… but downside risks are growing fast, especially in eastern Europe, …

The continuing weakening in the global economy presents a serious challenge for all the transition economies but the immediate risks are especially pronounced for the countries of eastern Europe and the Baltic area. While the central European and the Baltic economies have made substantial progress towards establishing functioning market economies and strengthening their institutions, they are extremely dependent on trade with western Europe. Most of the south-east European transition economies – which are generally lagging behind in the reform process – still suffer from chronic weaknesses while at the same time also being rather dependent on west European markets. In the present circumstances this combination increases their susceptibility to external disturbances. Thus, if the west European downturn intensifies, the adverse consequences for eastern Europe and the Baltic area could be considerable. The manufacturing sector of these transition economies, which relies heavily on exports, is most exposed to such risks and would be the first to be affected; however, the negative repercussions would be wide-ranging and overall economic performance can be expected to suffer as well.

Somewhat surprisingly, the escalating global economic risks have not so far triggered major revisions to the official growth forecasts in eastern Europe (with the possible exception of Poland where the deterioration in output was mostly driven by domestic factors). It was only after the terrorist attacks on the United States on 11 September that some warnings were made about the possible economic fallout in the region. Nevertheless, as of early autumn, and despite some modest downward revisions of forecasts in some countries (apart from Poland, these included Bulgaria, Croatia, Hungary, Slovenia, Estonia and Latvia), governments remained generally optimistic about their short-term prospects despite the persistent lowering of output forecasts in western Europe. Thus, according to the official October forecasts for the year 2002, aggregate GDP was still expected to grow by some 3.5 per cent in eastern Europe and by close to 5 per cent in the Baltic states (table 1.2.1).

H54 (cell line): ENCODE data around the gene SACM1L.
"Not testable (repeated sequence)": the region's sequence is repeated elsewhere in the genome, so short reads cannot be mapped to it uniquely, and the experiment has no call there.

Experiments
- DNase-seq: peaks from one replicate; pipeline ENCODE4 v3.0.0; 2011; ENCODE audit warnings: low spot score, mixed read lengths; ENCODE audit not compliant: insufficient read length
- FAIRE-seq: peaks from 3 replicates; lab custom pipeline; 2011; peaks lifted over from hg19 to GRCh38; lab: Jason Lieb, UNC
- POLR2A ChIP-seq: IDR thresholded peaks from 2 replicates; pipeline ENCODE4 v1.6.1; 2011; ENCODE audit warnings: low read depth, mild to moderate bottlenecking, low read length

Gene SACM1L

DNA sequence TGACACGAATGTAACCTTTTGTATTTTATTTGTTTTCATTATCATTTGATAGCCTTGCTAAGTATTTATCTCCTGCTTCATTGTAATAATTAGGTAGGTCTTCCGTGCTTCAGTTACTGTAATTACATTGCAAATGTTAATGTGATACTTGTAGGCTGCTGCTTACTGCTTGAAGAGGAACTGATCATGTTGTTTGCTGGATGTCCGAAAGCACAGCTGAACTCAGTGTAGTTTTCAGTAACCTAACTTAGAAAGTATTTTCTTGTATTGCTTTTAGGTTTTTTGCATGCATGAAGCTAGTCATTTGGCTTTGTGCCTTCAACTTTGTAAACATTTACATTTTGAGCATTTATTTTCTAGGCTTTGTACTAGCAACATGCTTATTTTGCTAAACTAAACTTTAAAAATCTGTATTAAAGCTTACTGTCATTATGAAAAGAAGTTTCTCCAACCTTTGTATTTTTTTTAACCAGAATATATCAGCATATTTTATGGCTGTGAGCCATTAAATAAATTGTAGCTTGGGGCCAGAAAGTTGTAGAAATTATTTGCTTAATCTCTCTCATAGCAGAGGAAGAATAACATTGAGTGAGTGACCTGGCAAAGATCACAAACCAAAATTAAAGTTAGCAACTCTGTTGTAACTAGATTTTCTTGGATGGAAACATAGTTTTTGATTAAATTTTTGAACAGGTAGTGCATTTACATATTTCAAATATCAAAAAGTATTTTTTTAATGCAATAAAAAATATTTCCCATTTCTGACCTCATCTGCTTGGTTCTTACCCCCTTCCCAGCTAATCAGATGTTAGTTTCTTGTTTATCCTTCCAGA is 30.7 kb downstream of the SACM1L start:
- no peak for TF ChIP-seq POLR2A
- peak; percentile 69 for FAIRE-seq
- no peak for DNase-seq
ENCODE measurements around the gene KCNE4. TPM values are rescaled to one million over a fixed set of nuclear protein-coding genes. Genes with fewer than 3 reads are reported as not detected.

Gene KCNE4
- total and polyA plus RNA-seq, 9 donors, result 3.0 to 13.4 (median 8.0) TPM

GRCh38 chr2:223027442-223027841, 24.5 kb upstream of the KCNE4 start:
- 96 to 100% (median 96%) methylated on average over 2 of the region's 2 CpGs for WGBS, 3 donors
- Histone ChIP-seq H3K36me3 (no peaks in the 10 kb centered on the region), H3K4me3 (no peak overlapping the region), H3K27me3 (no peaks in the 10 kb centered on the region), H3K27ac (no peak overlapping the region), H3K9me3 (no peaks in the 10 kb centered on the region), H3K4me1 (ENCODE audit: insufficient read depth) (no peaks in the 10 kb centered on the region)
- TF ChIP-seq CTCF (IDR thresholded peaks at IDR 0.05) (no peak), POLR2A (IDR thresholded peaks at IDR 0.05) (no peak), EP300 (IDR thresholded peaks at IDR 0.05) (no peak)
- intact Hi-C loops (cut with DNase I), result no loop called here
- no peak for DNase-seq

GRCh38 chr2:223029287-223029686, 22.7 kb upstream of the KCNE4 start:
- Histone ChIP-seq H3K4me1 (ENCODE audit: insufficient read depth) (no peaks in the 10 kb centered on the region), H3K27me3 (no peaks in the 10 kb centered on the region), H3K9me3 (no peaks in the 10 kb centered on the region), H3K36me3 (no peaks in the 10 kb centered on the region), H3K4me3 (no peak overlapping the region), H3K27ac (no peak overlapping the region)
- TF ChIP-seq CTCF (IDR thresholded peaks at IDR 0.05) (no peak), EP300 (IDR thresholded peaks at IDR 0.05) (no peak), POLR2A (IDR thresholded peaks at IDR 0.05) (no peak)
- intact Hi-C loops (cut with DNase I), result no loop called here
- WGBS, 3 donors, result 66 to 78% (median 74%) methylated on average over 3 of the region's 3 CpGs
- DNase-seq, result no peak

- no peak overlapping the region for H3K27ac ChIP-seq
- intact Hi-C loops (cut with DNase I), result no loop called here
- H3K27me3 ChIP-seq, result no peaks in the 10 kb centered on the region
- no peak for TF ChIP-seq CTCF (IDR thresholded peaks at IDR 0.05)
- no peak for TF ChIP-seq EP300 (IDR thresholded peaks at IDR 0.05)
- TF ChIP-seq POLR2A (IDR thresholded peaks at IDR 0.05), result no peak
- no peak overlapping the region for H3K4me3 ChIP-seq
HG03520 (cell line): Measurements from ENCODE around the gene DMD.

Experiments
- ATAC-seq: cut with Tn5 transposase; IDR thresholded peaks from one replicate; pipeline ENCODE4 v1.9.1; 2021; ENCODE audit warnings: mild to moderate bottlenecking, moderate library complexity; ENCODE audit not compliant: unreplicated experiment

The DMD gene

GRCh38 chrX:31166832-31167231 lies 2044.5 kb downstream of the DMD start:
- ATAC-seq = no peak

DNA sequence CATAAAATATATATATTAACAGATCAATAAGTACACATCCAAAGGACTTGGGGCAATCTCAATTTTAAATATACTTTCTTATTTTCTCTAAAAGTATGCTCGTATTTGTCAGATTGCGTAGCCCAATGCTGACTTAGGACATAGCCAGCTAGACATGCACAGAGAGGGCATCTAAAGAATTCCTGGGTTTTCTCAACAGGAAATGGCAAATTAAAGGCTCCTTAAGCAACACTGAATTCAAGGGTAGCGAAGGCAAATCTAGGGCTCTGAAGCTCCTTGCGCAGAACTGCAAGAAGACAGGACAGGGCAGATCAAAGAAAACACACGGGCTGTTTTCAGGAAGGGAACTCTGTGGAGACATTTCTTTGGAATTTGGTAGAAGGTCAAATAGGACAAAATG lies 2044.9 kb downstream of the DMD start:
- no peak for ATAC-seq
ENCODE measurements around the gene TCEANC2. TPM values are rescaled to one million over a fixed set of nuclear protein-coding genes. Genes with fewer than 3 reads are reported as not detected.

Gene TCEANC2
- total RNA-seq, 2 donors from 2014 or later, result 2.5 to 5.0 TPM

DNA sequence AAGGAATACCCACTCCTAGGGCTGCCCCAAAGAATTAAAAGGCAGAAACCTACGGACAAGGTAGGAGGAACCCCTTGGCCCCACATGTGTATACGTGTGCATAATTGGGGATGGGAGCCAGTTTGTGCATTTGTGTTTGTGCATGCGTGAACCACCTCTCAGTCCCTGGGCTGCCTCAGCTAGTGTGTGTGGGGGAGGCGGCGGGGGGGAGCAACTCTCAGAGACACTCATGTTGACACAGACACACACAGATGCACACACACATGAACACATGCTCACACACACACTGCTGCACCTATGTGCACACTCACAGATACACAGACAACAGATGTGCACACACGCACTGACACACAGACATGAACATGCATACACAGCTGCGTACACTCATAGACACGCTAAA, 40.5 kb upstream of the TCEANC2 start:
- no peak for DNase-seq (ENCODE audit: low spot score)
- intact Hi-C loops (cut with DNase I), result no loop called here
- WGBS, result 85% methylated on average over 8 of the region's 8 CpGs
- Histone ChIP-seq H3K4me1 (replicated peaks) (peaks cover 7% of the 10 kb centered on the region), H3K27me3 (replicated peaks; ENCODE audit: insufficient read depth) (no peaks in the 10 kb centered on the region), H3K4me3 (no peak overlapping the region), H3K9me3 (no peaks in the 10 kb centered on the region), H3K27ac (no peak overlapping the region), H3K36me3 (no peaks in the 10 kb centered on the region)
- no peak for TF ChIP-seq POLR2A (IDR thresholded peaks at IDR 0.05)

One important reason for the absence of specific policy responses to an eventual slowdown may be the fact that policy makers in most transition economies have fairly limited degrees of freedom to design and implement such measures. Among the policy constraints these countries are facing are the existing macroeconomic imbalances such as current account and fiscal deficits. Moreover, these imbalances are likely to increase as a result of the global slowdown because of various factors such as different rates of adjustment of exports versus imports in response to the global downturn or insufficient flexibility of product or factor markets.